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Leading the Way: Clipping 101

Katie Coyne for Progressive Dairy Published on 30 October 2020

As we present clinics from coast to coast, we find youth, parents and leaders wondering where to begin with the dairy cattle clipping process.

Whether you are new to showing or if you’ve been away for a while, here are some ideas on what to purchase and how to get started.



1. Invest in a good set of clippers

As with all fitting equipment, clippers have evolved through the years. Older-model clippers will cut the hair, but they don’t achieve the modern look. The first set you purchase should be a large-animal clipper. A set of blades that cut short, but not too short, usually come with the clippers – and that is a good place to start. As you get better and more comfortable, add tighter, ground-down blades. To start, a blade that leaves 1/16- to 1/8-inch of hair is sufficient.

Budget amount: $400 to $650 for a new clipper.

Essential tools are clippers topline brush and topline blower

2. Invest in a good topline blower


One of the biggest problems we see in the show ring at the novice level are toplines that aren’t blown up properly. You can follow all of the steps as far as washing and rinsing, holding the brush and blower properly and working hard to get the top up, but if you don’t have a good blower, it just won’t happen. Investigate blowers with variable heat settings; your hairdresser is a great place to start. Ask fitters which blowers they prefer and decide on which one fits your needs. If you show at multiple shows each year, you should spend around $120 on a blower. If you show at a county fair or just local shows, there are great blowers under $65. Be sure to get the concentrator on the end.

3. Topline brushes

There are two to three brands of topline brushes that fitters use. Some fitters prefer a seven-row brush which allows more air to go through. Some prefer a nine-row style because it pulls more hair up. Practice with both and determine your preference. Always use a clean brush on the topline. I recommend having more than one topline brush in the show box. Brushes range in price from $15 to $30.

That’s it; that is all the equipment that you need to start clipping your own animal for the shows. Some “luxury” items you can add in to your clipping inventory are:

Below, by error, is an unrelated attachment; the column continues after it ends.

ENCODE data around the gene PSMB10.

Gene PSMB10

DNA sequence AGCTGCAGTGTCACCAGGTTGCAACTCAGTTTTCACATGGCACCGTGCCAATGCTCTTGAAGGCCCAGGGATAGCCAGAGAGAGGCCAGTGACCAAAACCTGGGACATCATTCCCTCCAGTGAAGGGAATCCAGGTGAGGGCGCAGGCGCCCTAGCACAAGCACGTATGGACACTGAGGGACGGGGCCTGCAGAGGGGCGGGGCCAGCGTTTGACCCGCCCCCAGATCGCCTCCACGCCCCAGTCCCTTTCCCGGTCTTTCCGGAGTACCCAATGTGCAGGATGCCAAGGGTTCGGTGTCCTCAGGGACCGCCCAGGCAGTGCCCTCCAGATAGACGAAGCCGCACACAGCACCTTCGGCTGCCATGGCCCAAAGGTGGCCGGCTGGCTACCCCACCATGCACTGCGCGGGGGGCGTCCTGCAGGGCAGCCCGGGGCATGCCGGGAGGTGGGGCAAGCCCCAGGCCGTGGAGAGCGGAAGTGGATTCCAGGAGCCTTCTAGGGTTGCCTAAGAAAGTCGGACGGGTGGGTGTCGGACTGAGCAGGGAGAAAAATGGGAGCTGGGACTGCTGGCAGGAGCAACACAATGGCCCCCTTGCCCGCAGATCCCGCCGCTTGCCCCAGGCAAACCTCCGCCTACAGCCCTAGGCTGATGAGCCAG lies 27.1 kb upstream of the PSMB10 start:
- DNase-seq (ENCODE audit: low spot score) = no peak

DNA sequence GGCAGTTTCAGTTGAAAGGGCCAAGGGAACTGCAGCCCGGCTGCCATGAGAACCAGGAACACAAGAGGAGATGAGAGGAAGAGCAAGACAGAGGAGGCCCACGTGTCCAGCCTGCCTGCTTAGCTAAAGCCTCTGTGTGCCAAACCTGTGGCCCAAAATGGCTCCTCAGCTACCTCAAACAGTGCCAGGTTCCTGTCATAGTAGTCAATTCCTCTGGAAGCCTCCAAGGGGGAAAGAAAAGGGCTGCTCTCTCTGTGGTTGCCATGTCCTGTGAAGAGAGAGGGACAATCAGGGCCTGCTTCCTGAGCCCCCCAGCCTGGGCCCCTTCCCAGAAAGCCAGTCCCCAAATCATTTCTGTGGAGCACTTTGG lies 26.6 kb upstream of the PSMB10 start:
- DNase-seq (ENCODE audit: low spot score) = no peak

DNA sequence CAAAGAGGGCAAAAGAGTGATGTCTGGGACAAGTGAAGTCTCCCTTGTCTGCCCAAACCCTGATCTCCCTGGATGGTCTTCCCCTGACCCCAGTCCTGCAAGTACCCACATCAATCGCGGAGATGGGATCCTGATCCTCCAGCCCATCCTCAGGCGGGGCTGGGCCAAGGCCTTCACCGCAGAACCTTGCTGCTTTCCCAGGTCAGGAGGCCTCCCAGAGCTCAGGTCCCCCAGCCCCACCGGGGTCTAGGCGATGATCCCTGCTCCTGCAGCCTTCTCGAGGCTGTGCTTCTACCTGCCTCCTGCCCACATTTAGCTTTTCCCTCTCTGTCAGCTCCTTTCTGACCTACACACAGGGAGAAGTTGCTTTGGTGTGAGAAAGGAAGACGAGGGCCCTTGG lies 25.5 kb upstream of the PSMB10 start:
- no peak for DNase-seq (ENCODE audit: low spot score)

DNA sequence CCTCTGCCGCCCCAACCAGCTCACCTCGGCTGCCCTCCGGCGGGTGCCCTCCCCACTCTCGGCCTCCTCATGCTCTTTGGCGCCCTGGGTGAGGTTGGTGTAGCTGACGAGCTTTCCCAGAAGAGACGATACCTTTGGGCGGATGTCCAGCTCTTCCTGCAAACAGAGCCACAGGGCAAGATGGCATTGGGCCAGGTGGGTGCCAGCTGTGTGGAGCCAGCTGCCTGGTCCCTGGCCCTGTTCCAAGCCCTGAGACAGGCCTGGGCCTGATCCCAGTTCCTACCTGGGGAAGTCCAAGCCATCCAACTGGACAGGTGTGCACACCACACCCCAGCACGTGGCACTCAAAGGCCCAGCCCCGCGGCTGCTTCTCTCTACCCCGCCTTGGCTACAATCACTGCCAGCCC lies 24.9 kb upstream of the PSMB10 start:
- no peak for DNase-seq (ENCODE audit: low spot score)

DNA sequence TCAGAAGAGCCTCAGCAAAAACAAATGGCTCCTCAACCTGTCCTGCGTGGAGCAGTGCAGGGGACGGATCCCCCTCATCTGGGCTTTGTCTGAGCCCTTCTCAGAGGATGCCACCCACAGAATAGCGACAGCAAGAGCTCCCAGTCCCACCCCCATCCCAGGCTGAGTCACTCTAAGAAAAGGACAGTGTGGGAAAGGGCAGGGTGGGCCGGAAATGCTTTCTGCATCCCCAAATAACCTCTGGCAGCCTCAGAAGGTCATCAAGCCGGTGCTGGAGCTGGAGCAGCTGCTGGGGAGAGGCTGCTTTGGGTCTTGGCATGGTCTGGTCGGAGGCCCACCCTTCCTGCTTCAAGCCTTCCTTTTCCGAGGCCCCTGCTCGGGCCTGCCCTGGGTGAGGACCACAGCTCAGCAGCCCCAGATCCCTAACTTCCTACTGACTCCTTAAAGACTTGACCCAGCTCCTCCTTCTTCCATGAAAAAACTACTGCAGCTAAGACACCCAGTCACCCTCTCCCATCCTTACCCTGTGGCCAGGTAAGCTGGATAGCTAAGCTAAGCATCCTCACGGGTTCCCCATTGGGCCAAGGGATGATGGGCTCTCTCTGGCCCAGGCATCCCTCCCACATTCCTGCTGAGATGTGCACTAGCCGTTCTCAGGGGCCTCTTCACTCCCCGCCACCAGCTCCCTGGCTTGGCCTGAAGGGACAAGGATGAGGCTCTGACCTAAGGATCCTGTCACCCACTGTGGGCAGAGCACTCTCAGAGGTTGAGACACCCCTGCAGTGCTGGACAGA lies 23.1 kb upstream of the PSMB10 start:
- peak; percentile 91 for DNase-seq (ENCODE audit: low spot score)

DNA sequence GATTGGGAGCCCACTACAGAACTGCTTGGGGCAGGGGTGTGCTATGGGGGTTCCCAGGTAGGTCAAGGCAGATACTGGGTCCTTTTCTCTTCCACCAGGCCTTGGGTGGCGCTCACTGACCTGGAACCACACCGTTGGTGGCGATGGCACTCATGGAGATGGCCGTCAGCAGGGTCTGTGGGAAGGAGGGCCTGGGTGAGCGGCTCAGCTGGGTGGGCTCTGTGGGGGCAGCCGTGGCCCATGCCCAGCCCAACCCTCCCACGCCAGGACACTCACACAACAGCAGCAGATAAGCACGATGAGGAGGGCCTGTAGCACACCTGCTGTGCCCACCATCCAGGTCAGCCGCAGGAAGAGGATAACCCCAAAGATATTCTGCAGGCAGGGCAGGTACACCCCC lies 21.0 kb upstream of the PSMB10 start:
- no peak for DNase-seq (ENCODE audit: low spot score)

• Blower: A blower to work belly hair and remove dust

  • Cordless clippers: Small, cordless clippers for heads, legs and finishing touches

  • Blades: Additional blades that are ground down so they cut the hair shorter

  • Chute: Many people purchase a clipping chute as they begin to clip. While this is a handy piece of equipment, it is not something that needs to be purchased right away. Whatever you purchase, be sure to always clean it after clipping, keep it in a safe container, and keep it all together.

What age should youth start clipping?

Learning basics of clipping their animal


Now that you have invested in some key pieces for clipping, it’s time to get started. The perfect age to start clipping is when youth begin to show in 4-H classes, around 9 years old. Yes, you read that right.

If you are showing, you should be clipping. Now we don’t expect everyone to be a professional fitter or that everyone is going to enjoy clipping, but it is part of the showing process so everyone should have some knowledge of how to do it.  end mark

PHOTO 1: To get started in clipping dairy cattle, the essential tools are clippers, topline brush and topline blower.

PHOTO 2: Kids can begin learning the basics of clipping their animals as soon as they begin showing. They do not have to be professionals, just willing to learn. Photos provided by Katie Coyne.

Katie Coyne
  • Katie Coyne

  • Owner
  • Mill Wheel Dairy Show Clinics
  • Email Katie Coyne

Five Helpful Hints

  • Don’t start learning to clip the week before the show. Many youth work on learning to clip in the off-season so that when show season starts, they are comfortable with the process.

  • Do your best, but don’t get discouraged with mistakes. It takes many hours of practice to learn to clip well.

  • A great place to start is with a row of cows in tiestalls. Clip their legs and udders. These are some of the hardest areas to clip because there are lots of ins and outs. You’ll also learn how to work around those areas of the cows without startling them or getting kicked. Once you have mastered legs and udders, everything else will seem easy. This is a great winter activity and a chance to help a dairy producer or a local sale barn.

  • Clip heifers that are not going to the show. This is another way to get some hours with your clippers without the fear of taking too much hair off. Tie up a pen of calves and spend a Saturday clipping.

  • Be brave. A competent judge can see through a beginner’s clip job in a type class. In showmanship, many judges will reward those who have clipped their own animal over those who hired a professional fitter. Once you’ve practiced in the off-season, go ahead and clip your own heifer for the youth show.

Clipping is a handy skill to learn and at which to become accomplished. People who clip are in demand in the dairy industry, and there is no limit to the places it can take you. In addition to providing you an opportunity to learn more about your show trends, you could have the chance to travel, meet industry leaders and work with some of the world’s best cattle.